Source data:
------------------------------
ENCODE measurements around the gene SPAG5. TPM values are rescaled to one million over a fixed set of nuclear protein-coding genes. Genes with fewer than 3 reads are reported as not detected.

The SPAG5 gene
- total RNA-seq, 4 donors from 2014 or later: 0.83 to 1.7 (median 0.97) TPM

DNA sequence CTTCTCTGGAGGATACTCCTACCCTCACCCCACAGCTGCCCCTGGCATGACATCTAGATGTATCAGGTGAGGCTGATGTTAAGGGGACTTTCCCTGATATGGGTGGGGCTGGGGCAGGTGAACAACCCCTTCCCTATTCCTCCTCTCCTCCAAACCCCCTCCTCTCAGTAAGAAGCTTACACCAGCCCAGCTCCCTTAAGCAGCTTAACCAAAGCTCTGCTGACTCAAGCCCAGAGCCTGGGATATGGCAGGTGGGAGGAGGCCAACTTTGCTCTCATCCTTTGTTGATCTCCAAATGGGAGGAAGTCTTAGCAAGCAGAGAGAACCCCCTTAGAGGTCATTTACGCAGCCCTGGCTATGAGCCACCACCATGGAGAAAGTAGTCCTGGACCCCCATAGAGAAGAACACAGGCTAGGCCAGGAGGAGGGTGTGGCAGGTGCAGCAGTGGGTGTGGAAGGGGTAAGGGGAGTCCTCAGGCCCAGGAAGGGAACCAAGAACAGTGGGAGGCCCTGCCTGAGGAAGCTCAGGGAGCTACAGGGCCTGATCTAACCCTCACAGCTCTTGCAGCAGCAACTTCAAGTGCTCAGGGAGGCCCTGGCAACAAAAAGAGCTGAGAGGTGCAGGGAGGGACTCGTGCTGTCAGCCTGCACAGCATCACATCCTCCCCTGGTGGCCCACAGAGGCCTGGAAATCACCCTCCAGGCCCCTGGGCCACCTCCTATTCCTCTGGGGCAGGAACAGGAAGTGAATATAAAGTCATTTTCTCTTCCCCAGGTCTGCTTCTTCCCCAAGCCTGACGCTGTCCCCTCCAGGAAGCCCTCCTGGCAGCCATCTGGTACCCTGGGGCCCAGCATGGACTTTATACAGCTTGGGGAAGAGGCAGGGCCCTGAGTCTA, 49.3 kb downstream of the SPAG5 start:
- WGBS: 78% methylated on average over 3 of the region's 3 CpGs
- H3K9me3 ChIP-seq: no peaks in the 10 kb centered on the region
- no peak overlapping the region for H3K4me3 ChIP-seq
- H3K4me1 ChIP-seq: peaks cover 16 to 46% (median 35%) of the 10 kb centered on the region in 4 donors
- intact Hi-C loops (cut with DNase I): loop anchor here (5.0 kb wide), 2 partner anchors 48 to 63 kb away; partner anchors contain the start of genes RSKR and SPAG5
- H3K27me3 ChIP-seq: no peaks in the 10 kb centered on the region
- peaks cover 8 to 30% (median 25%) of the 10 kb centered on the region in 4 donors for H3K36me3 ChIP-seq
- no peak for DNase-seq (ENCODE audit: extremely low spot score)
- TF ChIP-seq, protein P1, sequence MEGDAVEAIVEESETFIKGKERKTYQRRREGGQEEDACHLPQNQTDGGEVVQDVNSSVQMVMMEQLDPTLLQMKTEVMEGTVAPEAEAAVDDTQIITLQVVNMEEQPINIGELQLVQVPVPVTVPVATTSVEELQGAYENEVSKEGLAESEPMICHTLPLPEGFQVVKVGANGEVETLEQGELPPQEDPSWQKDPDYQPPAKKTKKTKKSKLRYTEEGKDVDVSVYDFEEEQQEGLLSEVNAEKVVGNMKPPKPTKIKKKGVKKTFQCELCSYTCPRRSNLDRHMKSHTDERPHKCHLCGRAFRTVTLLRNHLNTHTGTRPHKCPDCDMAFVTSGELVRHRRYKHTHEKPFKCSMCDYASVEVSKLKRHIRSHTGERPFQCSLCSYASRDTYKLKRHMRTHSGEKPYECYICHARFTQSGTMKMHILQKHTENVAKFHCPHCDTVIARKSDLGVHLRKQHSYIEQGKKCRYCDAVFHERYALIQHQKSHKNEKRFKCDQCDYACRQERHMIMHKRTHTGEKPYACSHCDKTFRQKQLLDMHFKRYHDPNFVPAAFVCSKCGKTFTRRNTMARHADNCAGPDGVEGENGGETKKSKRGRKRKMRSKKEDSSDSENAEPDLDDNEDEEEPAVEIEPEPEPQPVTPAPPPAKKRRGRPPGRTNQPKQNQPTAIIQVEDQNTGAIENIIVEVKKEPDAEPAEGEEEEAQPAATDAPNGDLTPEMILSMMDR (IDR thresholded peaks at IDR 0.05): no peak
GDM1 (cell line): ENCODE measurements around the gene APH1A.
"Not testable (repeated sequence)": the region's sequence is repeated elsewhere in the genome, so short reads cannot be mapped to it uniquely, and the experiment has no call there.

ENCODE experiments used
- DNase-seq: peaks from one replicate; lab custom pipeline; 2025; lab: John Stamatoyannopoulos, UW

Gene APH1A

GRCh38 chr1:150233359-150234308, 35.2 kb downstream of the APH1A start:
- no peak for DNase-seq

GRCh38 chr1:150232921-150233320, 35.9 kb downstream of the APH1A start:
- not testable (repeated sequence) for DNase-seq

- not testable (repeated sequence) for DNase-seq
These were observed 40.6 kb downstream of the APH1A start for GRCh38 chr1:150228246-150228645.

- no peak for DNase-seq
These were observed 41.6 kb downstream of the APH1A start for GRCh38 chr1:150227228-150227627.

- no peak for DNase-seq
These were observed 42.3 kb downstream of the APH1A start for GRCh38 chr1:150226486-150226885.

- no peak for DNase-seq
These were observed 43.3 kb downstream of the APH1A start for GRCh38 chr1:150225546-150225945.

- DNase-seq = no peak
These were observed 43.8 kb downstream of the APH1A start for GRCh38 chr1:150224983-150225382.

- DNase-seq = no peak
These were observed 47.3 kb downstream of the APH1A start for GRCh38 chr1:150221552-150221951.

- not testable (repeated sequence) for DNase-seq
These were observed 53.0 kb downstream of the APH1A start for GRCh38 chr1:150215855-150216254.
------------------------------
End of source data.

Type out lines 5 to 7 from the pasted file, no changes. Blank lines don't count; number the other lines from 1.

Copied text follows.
- WGBS: 78% methylated on average over 3 of the region's 3 CpGs
- H3K9me3 ChIP-seq: no peaks in the 10 kb centered on the region
- no peak overlapping the region for H3K4me3 ChIP-seq